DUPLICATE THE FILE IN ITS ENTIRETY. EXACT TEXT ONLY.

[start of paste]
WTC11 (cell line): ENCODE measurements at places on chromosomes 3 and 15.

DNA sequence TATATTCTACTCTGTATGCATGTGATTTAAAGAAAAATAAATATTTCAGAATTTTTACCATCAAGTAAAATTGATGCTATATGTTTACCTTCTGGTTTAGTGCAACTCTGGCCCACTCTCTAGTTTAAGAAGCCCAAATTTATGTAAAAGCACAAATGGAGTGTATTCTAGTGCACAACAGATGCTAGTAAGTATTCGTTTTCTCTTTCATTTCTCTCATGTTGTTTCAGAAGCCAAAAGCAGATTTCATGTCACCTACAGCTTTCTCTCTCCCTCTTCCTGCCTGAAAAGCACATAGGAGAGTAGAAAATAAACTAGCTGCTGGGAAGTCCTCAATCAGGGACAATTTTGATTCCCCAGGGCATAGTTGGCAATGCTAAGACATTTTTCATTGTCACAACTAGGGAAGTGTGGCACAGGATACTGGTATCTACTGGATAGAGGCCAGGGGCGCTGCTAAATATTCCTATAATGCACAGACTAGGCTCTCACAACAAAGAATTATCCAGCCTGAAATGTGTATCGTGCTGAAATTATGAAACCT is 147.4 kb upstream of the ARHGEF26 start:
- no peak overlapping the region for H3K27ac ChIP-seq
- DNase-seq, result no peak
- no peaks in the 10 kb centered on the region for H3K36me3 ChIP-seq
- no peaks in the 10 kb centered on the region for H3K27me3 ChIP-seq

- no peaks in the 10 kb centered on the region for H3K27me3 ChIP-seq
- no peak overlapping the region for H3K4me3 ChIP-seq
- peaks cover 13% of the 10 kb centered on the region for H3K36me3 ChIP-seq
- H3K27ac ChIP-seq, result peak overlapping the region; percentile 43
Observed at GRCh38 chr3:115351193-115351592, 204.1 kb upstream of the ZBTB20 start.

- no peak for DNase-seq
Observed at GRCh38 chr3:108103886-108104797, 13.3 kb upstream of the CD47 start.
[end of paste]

WTC11 (cell line): ENCODE measurements at places on chromosomes 3 and 15.

DNA sequence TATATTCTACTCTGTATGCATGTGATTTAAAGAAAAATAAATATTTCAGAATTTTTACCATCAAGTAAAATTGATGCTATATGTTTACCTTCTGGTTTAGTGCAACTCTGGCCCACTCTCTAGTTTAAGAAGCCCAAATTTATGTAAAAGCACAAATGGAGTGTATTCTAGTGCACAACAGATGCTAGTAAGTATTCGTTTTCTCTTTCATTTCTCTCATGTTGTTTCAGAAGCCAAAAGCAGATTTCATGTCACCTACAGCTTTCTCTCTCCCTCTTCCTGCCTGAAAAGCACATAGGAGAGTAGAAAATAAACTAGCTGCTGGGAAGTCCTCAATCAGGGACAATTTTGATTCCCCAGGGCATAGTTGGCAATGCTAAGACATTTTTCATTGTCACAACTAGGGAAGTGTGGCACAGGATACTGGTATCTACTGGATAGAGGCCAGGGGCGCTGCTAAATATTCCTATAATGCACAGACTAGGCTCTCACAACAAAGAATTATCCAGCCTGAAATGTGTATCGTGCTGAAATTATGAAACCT is 147.4 kb upstream of the ARHGEF26 start:
- no peak overlapping the region for H3K27ac ChIP-seq
- DNase-seq, result no peak
- no peaks in the 10 kb centered on the region for H3K36me3 ChIP-seq
- no peaks in the 10 kb centered on the region for H3K27me3 ChIP-seq

- no peaks in the 10 kb centered on the region for H3K27me3 ChIP-seq
- no peak overlapping the region for H3K4me3 ChIP-seq
- peaks cover 13% of the 10 kb centered on the region for H3K36me3 ChIP-seq
- H3K27ac ChIP-seq, result peak overlapping the region; percentile 43
Observed at GRCh38 chr3:115351193-115351592, 204.1 kb upstream of the ZBTB20 start.

- no peak for DNase-seq
Observed at GRCh38 chr3:108103886-108104797, 13.3 kb upstream of the CD47 start.